Careers for Acupuncturists in Sports Medicine

By Pacific College - September 23, 2014

By Alex A. Kecskes

Sports teams, athletic organizations, and sports medicine clinics are on the lookout for acupuncturists and oriental massage practitioners. Many have discovered that keeping the body in balance through massage and acupuncture allows for more efficient and effective training, which is the surest way to improve performance.

A wide range of athletes including swimmers, runners and tri-athletes are benefiting from the physical and mental stimulation and inner calmness created by acupuncture treatments. Many insist that acupuncture helps them cross ‘the pain barrier,’ allowing them to generate the endorphin hormones that lead to euphoric feelings and less pain. This endorphin high, occurring usually after an hour of extreme effort, results after acupuncture. It can get an athlete “in the zone” even before the event starts, creating an enormous psychological advantage, enhancing performance by relaxing tight muscles and increasing blood flow.

Growing Demand for Acupuncturists in Professional Sports

Many professional teams now have a full-time acupuncturist on staff. The fact is, many players even seek out individual treatment. Baltimore Ravens safety Will Demps noticed a difference in his balance and agility since receiving treatments. He insists his muscles get “turned on and fire on all cylinders.” San Diego Chargers defensive end Marcellus Wiley claims acupuncture helped sustain his health during his “physically grueling career.” Other professional athletes that use acupuncture treatments include Steve Young, Jerry Rice, Allan Houston and Brian Russell.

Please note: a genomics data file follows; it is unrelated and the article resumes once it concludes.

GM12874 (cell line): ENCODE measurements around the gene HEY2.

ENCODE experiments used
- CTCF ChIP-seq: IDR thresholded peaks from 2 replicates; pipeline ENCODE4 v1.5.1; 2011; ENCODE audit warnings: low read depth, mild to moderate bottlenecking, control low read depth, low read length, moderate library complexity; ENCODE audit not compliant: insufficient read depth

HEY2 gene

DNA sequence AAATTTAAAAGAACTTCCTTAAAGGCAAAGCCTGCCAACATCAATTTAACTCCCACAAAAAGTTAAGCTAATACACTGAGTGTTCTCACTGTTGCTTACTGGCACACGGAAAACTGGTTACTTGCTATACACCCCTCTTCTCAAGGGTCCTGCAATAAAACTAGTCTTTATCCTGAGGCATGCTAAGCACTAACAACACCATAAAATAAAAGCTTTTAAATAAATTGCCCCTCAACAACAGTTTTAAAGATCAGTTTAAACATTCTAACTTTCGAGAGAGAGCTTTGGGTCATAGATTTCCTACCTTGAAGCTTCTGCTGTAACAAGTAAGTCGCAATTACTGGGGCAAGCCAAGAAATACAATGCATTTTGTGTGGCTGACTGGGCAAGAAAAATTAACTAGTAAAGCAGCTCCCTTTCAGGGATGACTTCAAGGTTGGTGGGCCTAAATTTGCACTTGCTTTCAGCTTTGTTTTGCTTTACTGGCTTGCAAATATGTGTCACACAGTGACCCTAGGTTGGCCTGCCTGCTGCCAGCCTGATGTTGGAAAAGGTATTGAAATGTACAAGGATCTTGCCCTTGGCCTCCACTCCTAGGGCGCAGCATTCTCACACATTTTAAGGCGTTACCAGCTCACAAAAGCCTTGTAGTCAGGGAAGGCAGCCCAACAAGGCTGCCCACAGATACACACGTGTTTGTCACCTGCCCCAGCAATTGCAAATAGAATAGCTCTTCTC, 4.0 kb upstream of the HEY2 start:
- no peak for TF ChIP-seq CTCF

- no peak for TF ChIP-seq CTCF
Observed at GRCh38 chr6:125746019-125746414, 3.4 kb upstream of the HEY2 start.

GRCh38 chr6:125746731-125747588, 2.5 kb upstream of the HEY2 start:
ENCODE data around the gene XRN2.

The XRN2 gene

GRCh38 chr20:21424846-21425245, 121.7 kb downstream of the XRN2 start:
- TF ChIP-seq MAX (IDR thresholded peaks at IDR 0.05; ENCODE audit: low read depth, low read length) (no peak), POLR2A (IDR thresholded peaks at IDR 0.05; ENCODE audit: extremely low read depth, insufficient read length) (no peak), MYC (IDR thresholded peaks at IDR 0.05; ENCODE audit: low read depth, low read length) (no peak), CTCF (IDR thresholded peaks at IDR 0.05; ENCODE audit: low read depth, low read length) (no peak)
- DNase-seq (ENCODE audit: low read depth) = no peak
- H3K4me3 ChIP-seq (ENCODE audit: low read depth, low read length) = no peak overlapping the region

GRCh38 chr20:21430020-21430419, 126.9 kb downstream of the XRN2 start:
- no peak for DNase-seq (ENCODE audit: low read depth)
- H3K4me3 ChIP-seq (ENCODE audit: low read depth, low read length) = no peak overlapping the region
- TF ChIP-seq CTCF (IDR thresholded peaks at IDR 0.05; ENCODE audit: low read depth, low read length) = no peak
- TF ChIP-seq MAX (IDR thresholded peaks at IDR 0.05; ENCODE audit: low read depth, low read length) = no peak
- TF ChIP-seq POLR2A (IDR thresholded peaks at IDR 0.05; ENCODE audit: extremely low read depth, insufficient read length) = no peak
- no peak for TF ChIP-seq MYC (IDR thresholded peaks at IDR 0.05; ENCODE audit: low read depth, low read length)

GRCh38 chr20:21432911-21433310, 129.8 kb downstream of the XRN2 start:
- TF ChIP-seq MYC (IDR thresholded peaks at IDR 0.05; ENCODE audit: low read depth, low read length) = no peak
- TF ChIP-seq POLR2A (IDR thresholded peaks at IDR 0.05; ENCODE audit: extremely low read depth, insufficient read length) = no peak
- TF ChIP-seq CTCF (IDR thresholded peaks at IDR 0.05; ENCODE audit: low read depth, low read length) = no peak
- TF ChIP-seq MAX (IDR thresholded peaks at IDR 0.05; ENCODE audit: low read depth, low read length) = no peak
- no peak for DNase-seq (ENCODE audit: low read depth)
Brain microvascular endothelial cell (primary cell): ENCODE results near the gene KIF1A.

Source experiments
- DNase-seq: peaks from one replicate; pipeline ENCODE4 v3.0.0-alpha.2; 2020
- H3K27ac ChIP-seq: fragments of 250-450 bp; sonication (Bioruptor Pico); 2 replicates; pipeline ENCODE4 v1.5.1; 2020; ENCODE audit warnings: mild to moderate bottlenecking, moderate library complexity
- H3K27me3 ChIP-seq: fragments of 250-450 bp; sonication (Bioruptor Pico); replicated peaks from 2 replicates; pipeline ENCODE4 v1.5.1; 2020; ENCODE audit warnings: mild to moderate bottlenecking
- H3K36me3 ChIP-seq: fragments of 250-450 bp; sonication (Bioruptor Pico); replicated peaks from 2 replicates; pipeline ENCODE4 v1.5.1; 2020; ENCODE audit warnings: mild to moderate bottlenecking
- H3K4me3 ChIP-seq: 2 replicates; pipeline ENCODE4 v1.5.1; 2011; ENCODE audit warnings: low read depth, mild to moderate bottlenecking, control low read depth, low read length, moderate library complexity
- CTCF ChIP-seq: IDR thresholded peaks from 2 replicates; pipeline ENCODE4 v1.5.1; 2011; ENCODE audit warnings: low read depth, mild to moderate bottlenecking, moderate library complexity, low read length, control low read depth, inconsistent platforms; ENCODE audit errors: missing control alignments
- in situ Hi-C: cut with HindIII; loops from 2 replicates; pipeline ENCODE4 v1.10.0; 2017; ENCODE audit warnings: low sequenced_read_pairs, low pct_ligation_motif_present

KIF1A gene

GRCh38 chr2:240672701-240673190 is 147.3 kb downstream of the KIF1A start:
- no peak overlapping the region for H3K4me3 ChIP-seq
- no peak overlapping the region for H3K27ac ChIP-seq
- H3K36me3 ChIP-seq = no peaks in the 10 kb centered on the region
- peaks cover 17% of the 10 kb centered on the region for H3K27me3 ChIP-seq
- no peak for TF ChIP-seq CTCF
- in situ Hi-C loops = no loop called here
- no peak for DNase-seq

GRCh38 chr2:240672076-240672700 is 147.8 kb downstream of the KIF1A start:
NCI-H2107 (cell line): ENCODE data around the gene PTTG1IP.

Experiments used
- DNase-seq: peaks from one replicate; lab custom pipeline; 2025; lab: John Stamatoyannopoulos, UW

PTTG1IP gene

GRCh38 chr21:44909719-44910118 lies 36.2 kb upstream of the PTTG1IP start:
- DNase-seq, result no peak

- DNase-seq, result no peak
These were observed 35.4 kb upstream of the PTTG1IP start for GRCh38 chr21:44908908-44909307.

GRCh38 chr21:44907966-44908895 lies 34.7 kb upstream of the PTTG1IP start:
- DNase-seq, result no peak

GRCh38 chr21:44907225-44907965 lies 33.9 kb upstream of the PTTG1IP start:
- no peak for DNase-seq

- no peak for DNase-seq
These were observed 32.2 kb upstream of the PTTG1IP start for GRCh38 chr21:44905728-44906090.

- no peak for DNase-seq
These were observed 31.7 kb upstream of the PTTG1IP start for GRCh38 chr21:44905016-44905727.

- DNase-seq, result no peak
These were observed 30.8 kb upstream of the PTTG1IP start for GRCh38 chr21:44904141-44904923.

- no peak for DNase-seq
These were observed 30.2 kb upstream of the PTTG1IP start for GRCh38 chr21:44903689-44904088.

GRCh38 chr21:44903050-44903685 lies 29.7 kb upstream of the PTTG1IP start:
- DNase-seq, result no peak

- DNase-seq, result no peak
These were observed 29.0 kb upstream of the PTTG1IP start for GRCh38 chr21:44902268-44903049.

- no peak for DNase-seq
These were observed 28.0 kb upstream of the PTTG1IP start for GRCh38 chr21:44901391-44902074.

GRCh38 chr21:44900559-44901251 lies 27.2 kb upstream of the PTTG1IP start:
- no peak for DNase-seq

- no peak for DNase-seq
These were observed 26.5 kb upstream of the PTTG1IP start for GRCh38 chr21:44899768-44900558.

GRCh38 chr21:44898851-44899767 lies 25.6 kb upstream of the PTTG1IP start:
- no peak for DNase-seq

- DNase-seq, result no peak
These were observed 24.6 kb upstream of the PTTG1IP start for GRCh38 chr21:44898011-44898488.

Acupuncture’s Benefits for Elite Athletes

The point is, sports massage can be extremely beneficial to athletes of all levels. It’s used by the majority of elite sports teams and individuals on a regular basis. Massage helps to improve circulation and remove toxins from throughout the body. It is also a valuable aid for assisting and enhancing recovery and performance. Massage may even help prevent injuries and accelerate the rehabilitation process. Studies show massage reduces heart rate, lowers blood pressure, increases blood circulation and lymph flow, relaxes muscles, improves range of motion, and increases endorphins (enhancing medical treatment). Although therapeutic massage does not increase muscle strength, it can stimulate weak, inactive muscles and, thus, partially compensate for the lack of exercise and inactivity resulting from illness or injury.

Career Outlook and Opportunities in Sports Acupuncture

Projections by the U.S. Department of Labor forecast employment opportunities for massage therapists to grow by 18 to 26 percent from 2004-2014. According to the 2006-2007 Edition of the Occupational Outlook Handbook, published by the U.S. Department of Labor Bureau of Labor Statistics, the outlook for employment for massage therapists will “increase faster than average” during the period from 2004-2014. The Bureau defines “faster than average” as “increase 18 to 26 percent.”

For those interested in a career as a sports acupuncturist, the Pacific College of Oriental Medicine is the ideal place to learn. Certificate and advanced degree programs (all the way to PhD) are offered in San Diego, New York and Chicago. The College’s community-oriented teaching clinic provides students with a professional setting in which to complete their internship requirements. And hands-on internship programs immerse students in a medical team made up of assistants, interns, and licensed acupuncturists. All interns are closely supervised by a highly educated and skilled licensed acupuncturist. The rigorous degree and certificate programs are taught by experts in both traditional Oriental healing techniques and current Western medical practices.

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